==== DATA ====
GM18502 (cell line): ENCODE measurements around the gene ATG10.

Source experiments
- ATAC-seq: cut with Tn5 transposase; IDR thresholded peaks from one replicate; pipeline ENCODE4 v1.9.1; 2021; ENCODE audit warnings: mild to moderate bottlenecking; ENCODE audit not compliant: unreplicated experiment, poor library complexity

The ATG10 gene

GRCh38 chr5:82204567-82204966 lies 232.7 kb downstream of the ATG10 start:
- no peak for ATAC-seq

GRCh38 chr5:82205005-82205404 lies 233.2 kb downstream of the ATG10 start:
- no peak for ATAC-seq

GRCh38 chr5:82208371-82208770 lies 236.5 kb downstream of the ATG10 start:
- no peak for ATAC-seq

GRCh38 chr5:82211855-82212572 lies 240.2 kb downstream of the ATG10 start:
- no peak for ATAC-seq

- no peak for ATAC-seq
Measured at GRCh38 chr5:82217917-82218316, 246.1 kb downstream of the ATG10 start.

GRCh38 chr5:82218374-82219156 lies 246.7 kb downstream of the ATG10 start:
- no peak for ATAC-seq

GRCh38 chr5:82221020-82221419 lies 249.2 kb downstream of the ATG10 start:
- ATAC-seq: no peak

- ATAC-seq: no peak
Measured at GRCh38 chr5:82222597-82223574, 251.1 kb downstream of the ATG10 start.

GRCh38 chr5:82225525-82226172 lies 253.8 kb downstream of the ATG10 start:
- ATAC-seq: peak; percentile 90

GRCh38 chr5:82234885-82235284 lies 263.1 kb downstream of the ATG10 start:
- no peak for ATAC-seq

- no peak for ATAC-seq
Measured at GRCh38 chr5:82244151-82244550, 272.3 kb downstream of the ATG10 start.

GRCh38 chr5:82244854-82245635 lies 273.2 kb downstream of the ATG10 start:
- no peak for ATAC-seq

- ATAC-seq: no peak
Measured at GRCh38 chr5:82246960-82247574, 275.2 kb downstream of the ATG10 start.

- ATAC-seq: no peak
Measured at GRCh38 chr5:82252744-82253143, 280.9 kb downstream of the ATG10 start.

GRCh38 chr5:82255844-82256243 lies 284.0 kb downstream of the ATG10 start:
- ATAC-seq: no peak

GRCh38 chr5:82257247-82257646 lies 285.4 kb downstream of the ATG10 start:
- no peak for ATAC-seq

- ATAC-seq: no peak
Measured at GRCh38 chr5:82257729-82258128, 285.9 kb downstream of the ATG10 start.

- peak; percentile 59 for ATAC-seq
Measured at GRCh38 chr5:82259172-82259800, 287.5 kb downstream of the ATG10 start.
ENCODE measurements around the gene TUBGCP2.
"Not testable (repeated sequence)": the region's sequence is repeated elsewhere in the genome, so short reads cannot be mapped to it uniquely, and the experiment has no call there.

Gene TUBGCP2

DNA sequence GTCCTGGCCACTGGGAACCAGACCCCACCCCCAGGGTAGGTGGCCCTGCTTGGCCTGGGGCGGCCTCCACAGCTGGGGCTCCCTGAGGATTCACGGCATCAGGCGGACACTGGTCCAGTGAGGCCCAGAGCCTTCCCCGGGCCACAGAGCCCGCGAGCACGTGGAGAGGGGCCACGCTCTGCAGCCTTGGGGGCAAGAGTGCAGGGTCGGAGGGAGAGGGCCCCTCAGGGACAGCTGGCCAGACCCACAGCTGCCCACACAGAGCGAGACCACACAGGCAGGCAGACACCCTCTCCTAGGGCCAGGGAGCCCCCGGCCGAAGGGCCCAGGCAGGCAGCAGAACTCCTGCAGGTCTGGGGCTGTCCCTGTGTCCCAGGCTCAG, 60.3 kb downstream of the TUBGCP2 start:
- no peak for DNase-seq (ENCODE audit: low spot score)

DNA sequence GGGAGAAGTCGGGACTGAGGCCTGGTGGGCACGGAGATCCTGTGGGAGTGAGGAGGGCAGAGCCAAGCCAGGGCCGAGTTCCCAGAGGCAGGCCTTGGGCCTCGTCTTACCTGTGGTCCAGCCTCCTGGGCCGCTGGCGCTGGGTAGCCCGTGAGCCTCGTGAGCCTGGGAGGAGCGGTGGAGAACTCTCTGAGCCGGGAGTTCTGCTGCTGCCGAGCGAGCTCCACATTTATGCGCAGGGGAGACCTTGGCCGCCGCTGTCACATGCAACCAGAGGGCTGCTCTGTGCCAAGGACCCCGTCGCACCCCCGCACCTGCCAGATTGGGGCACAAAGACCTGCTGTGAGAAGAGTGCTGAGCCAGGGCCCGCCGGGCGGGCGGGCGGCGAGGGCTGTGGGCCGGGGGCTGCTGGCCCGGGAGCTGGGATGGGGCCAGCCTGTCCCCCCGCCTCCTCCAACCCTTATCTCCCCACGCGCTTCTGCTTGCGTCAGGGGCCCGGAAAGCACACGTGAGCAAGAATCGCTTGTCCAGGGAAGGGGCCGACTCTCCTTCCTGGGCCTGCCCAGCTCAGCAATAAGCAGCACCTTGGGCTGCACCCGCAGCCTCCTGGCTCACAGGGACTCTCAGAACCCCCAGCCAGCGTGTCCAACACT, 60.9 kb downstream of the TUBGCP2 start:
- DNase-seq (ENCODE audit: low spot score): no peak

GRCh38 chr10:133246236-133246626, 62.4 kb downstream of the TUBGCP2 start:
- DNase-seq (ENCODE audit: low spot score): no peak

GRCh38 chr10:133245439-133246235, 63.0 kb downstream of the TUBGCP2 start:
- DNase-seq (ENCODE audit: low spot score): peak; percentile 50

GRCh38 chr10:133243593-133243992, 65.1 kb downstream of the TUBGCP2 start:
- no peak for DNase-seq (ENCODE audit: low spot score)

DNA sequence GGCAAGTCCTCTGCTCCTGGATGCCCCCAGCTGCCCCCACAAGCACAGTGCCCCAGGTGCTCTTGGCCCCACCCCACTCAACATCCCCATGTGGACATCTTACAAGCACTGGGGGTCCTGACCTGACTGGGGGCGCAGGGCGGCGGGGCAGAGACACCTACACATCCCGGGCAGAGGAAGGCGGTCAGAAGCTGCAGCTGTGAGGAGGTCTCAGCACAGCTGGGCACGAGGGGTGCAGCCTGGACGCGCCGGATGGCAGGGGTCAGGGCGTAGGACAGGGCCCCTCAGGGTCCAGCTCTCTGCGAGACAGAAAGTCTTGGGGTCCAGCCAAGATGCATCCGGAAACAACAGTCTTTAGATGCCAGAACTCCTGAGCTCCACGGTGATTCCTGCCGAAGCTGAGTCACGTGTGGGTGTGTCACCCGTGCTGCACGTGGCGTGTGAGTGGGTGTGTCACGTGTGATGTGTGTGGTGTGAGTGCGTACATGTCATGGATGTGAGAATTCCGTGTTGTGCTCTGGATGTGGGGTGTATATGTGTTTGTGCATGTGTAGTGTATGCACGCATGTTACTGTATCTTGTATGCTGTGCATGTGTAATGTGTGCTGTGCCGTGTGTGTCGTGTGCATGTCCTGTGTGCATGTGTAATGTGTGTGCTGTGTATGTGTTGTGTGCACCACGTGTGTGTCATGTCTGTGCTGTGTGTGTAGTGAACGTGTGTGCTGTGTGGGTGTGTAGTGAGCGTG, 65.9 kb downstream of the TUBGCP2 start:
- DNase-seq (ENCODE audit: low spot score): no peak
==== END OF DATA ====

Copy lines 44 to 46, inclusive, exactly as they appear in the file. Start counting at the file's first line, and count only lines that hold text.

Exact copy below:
DNA sequence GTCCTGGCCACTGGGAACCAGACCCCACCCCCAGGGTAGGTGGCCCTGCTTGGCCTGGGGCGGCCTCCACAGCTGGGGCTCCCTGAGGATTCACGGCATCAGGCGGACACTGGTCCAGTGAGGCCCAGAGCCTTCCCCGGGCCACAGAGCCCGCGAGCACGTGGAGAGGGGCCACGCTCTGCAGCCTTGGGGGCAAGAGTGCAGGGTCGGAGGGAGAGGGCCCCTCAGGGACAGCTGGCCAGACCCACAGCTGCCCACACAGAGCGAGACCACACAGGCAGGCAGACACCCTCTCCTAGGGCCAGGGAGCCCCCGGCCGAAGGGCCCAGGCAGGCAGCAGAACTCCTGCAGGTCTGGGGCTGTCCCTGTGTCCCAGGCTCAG, 60.3 kb downstream of the TUBGCP2 start:
- no peak for DNase-seq (ENCODE audit: low spot score)

DNA sequence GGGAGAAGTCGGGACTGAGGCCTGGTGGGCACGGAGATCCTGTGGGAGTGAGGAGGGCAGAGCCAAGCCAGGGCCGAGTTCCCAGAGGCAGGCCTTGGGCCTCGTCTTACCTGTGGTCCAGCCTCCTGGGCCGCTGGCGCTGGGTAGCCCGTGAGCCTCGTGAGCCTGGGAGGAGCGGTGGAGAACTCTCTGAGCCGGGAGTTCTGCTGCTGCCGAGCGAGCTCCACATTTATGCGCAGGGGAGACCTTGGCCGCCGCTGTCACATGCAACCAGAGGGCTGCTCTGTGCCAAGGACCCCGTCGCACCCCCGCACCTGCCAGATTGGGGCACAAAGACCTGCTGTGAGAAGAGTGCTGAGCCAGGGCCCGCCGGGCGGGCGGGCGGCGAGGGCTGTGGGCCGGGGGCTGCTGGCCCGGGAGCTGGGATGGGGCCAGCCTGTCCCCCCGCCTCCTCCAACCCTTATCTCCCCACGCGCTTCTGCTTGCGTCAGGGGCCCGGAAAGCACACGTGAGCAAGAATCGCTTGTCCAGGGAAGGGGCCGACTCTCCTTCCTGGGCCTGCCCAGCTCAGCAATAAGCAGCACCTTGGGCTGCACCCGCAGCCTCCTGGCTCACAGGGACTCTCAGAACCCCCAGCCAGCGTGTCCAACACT, 60.9 kb downstream of the TUBGCP2 start: